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Sorry guys. I had a post already to go tonight but sadly I have left it at work.

Doh!

I’ll have it up tomorrow night. Until then here is a taster of what I’ll be talking about.

Thoughts? Theories?

I’m back!

As promised Mummyboon is back onto its former regular schedule. To start you off I have some exciting news about deer.

Yes, deer.

I have blogged about the sacred deer of Nara before when I visited the city the first time. For anyone interested in my opinions of the deer and the famous enormous Daibutsu-den (great Buddha) at Todai-ji please check out this post from last year.

Since then my opinion of Nara is much the same. It’s a lovely city, very leafy and the main historical attractions are gorgeous and well worth the visit.

This time around I had gone to Nara with my partner in crime (or girlfriend if you will) to see a famous festival exclusive to Nara, the Shika no Tsunokiri or Antler Cutting Festival.

It seems that around the mating season the male deer start to get a bit crazy. They frequently clash with other bucks, rub their horns up against the trees (damaging the ancient primeval forest) and pose a danger to themselves and to the many tourists that flock through the city. So the priests at the shrine, along with local volunteers, participate in a festival to cut the antlers from the bucks. The festival has ancient roots so I’m not entirely sure how much of it is merely a tradition and a game and how much stems from a cause of genuine safety. Considering that the parks are full of both bucks butting each other furiously and very small children it is safe to say that there definitely is some safety purpose behind the event.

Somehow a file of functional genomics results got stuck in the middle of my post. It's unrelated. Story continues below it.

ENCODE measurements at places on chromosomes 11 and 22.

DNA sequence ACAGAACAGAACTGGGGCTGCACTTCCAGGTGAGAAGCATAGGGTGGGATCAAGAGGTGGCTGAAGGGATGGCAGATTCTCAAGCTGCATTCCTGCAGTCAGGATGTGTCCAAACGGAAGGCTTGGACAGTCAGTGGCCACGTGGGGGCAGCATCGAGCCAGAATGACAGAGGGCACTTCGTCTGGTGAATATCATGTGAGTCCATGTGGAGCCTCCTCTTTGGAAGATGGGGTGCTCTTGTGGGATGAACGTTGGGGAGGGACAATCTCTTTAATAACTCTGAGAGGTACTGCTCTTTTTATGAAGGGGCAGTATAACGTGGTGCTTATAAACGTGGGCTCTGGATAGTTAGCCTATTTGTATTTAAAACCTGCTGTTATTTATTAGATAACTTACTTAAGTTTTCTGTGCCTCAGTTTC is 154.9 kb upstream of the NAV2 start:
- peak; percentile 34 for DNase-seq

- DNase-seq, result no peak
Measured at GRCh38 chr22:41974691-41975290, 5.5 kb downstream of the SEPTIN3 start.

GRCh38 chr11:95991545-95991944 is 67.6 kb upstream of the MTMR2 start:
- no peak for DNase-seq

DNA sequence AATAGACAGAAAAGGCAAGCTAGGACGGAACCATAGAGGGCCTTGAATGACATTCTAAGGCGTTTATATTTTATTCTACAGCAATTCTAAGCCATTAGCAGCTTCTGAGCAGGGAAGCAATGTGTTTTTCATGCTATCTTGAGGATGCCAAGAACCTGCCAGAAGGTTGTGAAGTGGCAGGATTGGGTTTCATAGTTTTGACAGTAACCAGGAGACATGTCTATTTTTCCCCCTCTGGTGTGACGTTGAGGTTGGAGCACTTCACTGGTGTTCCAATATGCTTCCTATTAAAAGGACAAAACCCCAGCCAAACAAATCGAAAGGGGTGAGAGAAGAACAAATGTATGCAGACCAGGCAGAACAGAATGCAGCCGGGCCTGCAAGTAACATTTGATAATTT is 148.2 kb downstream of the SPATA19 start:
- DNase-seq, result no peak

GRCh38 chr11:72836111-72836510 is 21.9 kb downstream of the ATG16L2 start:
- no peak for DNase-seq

The event is held in Kasuga Taisha, the main shrine in Nara and the one from which the tradition of keeping tame deer stems. Kasuga Taisha is a pretty lively and colourful shrine with many different festivals associated with it. Okay, every shrine in Japan that consists of more than a covered statue has lots of festivals associated with it, but Kasuga Taisha has exotic, unusual and interesting festivals that attract a lot of attention. Besides the Shika no Tsunokiri it is also famous for the lantern festival in February and August, where all of the enormous stone lanterns that surround the shrine are lit and visitors are invited to admire the combination of lamplight, ancient woods and deer.

We approached Kasuga Taisha at about 2:40, a good 2 hours and 40 minutes after the festival began and loooooong after I intended to be in Nara. This was in part because I badly misjudged the amount of time it takes to get to Nara (I always forget just quite how far away it is) but primarily because many of the trains we intended to catch were delayed due to “human accident damage” i.e. a suicide on the rails.